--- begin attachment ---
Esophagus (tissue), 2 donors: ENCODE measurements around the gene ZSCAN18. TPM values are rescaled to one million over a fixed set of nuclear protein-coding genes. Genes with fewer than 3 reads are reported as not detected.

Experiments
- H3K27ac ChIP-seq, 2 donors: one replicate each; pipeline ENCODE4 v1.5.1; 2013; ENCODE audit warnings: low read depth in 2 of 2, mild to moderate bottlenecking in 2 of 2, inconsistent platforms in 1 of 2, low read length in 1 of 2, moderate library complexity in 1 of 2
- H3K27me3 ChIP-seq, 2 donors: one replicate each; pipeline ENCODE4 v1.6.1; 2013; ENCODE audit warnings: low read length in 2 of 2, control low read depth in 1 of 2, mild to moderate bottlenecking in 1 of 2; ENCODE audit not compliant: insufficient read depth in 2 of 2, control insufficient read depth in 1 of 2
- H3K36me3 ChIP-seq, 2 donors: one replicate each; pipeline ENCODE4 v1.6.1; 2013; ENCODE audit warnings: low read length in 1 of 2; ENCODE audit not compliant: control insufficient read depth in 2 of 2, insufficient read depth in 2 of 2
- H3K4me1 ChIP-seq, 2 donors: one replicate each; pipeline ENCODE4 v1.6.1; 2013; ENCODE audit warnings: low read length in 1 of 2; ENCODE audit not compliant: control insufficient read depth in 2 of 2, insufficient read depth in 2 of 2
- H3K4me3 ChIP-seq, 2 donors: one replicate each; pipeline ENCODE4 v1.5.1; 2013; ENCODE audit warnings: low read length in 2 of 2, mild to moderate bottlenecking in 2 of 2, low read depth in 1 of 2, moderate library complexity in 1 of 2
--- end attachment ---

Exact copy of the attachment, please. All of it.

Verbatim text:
Esophagus (tissue), 2 donors: ENCODE measurements around the gene ZSCAN18. TPM values are rescaled to one million over a fixed set of nuclear protein-coding genes. Genes with fewer than 3 reads are reported as not detected.

Experiments
- H3K27ac ChIP-seq, 2 donors: one replicate each; pipeline ENCODE4 v1.5.1; 2013; ENCODE audit warnings: low read depth in 2 of 2, mild to moderate bottlenecking in 2 of 2, inconsistent platforms in 1 of 2, low read length in 1 of 2, moderate library complexity in 1 of 2
- H3K27me3 ChIP-seq, 2 donors: one replicate each; pipeline ENCODE4 v1.6.1; 2013; ENCODE audit warnings: low read length in 2 of 2, control low read depth in 1 of 2, mild to moderate bottlenecking in 1 of 2; ENCODE audit not compliant: insufficient read depth in 2 of 2, control insufficient read depth in 1 of 2
- H3K36me3 ChIP-seq, 2 donors: one replicate each; pipeline ENCODE4 v1.6.1; 2013; ENCODE audit warnings: low read length in 1 of 2; ENCODE audit not compliant: control insufficient read depth in 2 of 2, insufficient read depth in 2 of 2
- H3K4me1 ChIP-seq, 2 donors: one replicate each; pipeline ENCODE4 v1.6.1; 2013; ENCODE audit warnings: low read length in 1 of 2; ENCODE audit not compliant: control insufficient read depth in 2 of 2, insufficient read depth in 2 of 2
- H3K4me3 ChIP-seq, 2 donors: one replicate each; pipeline ENCODE4 v1.5.1; 2013; ENCODE audit warnings: low read length in 2 of 2, mild to moderate bottlenecking in 2 of 2, low read depth in 1 of 2, moderate library complexity in 1 of 2